The allegations of sexual misconduct continue to fall everywhere, and it isn’t just confined to Hollywood anymore. Michael Fallon, the British defense minister, resigned on Wednesday, in a growing sexual harassment scandal in Britain for apparently touching a television presenter’s knee in 2002.

The loss of Fallon is considered a huge blow for Prime Minister Theresa May’s Conservative Party amid calls for a wholesale change in the “locker room” culture in the country’s 800-year-old parliament. May’s government is already at odds with the rest of Europe over the withdrawal of the European Union and the departure of Fallon will be keenly felt.

In his letter of resignation to May, Fallon, who had apologized earlier this week for repeatedly touching a radio presenter’s knee in 2002, said there had been many allegations about lawmakers, including “some about my previous conduct”.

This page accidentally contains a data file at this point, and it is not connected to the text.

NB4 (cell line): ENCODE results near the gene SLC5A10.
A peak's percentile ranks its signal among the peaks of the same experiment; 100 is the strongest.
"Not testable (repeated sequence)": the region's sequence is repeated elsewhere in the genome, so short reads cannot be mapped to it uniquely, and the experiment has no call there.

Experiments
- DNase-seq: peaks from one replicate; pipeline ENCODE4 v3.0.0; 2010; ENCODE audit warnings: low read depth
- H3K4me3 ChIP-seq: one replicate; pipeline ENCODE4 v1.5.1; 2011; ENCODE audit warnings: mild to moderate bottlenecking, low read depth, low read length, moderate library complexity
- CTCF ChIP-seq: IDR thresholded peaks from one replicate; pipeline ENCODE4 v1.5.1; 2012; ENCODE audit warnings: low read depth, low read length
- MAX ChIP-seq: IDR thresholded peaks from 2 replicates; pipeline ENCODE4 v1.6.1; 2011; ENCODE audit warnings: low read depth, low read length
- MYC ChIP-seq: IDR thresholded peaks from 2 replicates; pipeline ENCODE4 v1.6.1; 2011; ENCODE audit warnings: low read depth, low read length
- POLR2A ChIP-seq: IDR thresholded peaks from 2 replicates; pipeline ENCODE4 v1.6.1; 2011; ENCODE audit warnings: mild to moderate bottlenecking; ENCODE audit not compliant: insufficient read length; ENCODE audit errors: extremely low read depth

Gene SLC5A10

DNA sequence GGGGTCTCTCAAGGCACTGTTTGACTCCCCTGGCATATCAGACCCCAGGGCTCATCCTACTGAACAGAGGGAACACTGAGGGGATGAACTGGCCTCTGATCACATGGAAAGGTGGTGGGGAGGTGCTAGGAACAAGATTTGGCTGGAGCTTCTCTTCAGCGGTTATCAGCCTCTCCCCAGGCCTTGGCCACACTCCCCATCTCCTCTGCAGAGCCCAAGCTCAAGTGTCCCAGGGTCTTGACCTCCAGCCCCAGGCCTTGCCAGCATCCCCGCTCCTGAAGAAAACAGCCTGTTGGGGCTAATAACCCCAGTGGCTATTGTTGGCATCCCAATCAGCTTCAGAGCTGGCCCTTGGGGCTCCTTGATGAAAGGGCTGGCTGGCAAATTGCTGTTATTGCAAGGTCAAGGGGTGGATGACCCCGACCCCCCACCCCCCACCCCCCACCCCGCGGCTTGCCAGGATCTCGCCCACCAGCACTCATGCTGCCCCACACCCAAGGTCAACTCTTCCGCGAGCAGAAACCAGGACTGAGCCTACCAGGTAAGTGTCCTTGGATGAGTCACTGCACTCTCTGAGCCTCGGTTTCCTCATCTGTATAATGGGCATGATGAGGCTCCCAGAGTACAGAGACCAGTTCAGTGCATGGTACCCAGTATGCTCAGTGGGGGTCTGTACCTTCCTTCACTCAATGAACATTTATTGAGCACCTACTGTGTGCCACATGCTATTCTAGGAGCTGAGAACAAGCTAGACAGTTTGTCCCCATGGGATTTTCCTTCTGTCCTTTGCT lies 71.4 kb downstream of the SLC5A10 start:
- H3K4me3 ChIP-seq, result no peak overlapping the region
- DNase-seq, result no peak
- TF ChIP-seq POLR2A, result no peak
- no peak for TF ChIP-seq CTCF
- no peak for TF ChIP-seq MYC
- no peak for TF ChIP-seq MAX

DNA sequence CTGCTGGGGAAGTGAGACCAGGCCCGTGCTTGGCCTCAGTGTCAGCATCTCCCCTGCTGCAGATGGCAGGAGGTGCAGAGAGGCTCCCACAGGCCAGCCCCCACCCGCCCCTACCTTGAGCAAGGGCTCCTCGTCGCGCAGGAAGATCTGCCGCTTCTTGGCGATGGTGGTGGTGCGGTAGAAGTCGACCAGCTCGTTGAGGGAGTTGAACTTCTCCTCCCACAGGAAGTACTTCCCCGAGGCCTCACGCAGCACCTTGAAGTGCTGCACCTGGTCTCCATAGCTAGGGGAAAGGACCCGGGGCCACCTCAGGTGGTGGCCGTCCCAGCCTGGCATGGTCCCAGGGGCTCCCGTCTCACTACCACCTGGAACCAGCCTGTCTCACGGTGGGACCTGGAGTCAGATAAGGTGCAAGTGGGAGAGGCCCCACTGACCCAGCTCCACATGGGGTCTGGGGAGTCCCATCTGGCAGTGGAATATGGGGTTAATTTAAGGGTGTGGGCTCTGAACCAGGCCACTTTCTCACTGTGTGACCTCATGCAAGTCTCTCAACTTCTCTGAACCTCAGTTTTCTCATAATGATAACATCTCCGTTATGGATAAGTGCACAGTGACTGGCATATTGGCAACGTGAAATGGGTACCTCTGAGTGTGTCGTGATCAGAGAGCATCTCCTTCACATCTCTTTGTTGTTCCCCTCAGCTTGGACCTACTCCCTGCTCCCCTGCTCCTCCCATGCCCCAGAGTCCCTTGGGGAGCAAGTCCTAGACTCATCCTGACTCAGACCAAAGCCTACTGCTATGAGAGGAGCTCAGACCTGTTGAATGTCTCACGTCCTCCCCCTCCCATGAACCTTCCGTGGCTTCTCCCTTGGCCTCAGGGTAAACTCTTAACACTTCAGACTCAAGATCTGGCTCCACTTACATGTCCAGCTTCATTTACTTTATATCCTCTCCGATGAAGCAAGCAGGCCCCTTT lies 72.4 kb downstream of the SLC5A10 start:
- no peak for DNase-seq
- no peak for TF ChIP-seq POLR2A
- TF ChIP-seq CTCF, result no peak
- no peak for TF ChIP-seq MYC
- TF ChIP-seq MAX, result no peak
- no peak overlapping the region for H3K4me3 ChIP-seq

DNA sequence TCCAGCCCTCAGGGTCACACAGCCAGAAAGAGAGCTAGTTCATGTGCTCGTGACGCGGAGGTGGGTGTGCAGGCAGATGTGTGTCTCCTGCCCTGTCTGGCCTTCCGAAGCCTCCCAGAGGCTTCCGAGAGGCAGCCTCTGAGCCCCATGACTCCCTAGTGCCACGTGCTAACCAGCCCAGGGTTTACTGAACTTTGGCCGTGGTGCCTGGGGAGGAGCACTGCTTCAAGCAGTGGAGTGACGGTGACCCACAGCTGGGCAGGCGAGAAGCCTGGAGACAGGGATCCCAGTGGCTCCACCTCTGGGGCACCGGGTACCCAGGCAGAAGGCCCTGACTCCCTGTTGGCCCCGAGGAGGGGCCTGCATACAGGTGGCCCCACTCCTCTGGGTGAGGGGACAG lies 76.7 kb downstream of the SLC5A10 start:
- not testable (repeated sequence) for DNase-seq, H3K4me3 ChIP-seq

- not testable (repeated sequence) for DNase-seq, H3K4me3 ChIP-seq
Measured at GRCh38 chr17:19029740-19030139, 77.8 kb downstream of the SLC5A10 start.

“Many of these have been false but I accept that in the past I have fallen below the high standards that we require of the armed forces that I have the honor to represent,” he said, offering no detail on the nature of any other allegations.

“I have reflected on my position and I am therefore resigning as defense secretary.”

May replied in a letter saying she appreciated “the characteristically serious manner” in which Fallon had considered his position and “the particular example you wish to set to servicemen and women and others”.

The allegations against Fallon are now, much like the first allegations in Hollywood, considered the tip of the iceberg. Members of parliament have abused their power by making unwanted sexual advances to other junior members of their staffs and the media, it is reported.

May will move swiftly to appoint a replacement with as little disruption as possible and is expected to fill the position as early as Thursday.